If the students involved in this little story we’re sharing ever got to write a “What I Did This Summer” essay, it would be an epic of breathtaking proportions. It would also be very technical.
Not that they battled aliens or anything, but getting to crash a NASA satellite using math and without collateral damage sure beats all comers.
The saga begins with an ICESat shutting down while in orbit. In case you’re wondering what ICESat stands for, it’s an Ice, Land and Cloud Elevation satellite and is used to monitor ice sheets.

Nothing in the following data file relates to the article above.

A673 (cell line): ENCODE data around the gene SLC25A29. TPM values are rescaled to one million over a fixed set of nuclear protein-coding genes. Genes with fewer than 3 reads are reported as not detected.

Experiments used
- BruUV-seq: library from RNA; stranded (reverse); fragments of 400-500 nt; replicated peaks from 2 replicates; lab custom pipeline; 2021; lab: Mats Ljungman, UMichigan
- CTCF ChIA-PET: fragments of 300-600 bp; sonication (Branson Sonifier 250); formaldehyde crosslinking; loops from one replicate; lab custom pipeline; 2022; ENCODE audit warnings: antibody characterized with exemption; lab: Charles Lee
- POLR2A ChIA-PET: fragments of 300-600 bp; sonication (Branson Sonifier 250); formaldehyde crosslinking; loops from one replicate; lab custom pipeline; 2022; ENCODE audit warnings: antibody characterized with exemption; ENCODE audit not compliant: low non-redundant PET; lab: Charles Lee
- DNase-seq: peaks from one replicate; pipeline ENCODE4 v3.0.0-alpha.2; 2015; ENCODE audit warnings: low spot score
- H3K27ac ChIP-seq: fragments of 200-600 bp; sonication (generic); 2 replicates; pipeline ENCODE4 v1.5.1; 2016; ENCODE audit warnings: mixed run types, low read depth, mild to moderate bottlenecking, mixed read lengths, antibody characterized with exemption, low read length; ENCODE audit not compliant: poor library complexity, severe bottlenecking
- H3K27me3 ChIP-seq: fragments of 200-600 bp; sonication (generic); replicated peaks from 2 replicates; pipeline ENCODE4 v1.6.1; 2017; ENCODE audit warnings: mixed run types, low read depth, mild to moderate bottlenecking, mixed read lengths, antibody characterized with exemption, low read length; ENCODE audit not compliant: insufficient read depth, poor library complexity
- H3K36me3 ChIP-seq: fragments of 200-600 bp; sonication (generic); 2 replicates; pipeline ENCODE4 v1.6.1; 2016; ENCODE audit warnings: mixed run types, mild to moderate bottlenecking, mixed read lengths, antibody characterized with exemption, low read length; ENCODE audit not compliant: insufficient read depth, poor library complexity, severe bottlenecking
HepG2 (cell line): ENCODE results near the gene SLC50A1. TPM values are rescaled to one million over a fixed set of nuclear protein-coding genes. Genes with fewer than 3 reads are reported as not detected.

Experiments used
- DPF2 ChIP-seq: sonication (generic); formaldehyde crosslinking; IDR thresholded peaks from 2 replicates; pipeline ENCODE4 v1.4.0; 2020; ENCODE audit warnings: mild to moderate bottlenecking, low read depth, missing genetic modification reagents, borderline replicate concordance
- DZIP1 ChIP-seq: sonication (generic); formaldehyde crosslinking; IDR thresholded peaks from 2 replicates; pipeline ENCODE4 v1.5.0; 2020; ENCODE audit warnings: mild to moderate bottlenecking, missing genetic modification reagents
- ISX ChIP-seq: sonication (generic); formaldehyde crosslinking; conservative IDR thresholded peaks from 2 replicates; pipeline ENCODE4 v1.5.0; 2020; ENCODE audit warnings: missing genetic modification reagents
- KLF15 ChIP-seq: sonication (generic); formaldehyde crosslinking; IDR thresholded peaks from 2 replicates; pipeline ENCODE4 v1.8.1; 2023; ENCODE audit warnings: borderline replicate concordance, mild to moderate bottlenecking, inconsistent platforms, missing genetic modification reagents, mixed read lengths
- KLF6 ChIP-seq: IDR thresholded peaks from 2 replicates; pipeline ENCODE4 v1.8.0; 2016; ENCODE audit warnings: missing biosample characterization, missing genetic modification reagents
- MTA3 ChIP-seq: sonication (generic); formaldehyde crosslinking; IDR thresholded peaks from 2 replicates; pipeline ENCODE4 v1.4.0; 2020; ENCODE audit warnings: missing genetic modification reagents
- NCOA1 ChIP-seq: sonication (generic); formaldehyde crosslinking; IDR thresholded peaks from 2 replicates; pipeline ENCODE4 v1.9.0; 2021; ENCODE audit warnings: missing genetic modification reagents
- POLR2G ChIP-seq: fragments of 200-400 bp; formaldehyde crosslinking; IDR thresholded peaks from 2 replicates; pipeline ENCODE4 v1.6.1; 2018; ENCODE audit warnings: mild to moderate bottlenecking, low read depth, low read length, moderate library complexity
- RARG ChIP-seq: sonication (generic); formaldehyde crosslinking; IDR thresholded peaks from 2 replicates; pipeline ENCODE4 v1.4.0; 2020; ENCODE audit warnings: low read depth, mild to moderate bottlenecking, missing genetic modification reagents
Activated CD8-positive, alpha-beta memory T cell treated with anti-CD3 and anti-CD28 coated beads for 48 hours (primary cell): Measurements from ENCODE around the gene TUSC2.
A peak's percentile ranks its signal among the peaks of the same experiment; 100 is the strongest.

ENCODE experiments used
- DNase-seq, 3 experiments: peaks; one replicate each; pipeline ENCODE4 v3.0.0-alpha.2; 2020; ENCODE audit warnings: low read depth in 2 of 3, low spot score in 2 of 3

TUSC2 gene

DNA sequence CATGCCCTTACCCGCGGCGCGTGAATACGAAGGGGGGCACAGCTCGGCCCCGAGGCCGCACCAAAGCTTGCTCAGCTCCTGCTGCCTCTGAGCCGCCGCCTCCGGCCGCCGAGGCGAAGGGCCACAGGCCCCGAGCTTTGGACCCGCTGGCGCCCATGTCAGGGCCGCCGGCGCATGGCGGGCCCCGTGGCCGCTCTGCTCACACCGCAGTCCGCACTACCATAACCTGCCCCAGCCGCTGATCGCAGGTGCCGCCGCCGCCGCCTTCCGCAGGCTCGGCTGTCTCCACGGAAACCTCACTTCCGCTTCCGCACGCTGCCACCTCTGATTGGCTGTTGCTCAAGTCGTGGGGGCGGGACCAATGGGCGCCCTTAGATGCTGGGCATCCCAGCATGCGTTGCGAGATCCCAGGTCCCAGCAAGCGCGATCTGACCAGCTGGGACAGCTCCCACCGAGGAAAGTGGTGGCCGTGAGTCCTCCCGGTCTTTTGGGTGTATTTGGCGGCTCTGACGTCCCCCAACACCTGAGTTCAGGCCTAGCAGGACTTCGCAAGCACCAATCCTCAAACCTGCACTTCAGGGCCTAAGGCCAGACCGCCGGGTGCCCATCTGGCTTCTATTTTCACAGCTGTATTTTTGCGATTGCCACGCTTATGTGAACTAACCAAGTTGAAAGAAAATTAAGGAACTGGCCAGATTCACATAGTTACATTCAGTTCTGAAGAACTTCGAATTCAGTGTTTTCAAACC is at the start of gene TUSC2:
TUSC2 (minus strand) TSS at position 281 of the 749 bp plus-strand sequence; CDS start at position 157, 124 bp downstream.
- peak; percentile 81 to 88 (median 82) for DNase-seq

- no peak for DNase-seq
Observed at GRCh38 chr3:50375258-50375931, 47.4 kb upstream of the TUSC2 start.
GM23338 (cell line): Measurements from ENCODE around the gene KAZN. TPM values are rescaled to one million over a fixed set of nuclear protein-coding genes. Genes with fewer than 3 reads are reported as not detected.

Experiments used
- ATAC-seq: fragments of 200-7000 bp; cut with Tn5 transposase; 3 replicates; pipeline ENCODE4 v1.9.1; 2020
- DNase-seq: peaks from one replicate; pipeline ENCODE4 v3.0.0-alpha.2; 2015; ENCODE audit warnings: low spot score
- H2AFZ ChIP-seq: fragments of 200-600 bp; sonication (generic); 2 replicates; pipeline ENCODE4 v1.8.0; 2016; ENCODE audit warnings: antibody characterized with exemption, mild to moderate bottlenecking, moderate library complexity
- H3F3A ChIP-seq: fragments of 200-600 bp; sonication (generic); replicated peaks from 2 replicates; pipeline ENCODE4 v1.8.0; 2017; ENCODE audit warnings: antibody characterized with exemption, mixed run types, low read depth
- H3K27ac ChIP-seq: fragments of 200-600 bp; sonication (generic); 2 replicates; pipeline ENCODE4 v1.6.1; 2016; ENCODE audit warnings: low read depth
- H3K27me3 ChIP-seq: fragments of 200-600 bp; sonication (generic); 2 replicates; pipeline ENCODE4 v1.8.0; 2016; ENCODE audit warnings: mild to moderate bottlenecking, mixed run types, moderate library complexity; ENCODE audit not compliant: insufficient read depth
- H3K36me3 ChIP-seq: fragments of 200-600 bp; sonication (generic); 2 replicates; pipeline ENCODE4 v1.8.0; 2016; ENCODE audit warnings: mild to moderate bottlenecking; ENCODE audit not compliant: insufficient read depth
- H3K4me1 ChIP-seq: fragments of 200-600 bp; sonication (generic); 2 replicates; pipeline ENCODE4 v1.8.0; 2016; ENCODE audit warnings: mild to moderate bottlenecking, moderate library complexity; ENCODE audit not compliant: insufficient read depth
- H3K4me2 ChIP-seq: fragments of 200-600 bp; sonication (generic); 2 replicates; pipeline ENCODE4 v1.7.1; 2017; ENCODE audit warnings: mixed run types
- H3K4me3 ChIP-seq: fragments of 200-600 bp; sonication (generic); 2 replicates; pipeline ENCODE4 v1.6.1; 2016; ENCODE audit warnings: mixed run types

It was doing the job well for seven years until it conked out and fearing the worst (like a collision or falling somewhere populated), the guys at NASA allowed a bunch of super-bright students over at the University of Colorado to sort the problem out.
The truth is the task ahead of them was far from something they’d “enjoy” (as we implied in the title of this post), but we imagine the attraction was in the challenge and experience.
The problem in front of them was how to dispose of a 2,000 pound satellite using whatever fuel it had left. The solution? Months of grueling work and endless calculations for NASA ground crews to follow.
It all paid off when they managed to successfully crash the ICESat in the Arctic Ocean with zero lives lost. A few freaked out whales perhaps, but the rest of humanity barely noticed.
Can you imagine the bragging rights these guys now have?
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